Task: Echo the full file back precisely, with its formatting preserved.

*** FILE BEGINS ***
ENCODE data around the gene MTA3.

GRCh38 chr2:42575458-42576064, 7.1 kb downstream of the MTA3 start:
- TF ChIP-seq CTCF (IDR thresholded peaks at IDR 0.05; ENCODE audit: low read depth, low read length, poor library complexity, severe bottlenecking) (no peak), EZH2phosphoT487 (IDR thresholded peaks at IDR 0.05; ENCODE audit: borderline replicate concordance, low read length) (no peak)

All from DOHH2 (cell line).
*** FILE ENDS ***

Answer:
ENCODE data around the gene MTA3.

GRCh38 chr2:42575458-42576064, 7.1 kb downstream of the MTA3 start:
- TF ChIP-seq CTCF (IDR thresholded peaks at IDR 0.05; ENCODE audit: low read depth, low read length, poor library complexity, severe bottlenecking) (no peak), EZH2phosphoT487 (IDR thresholded peaks at IDR 0.05; ENCODE audit: borderline replicate concordance, low read length) (no peak)

All from DOHH2 (cell line).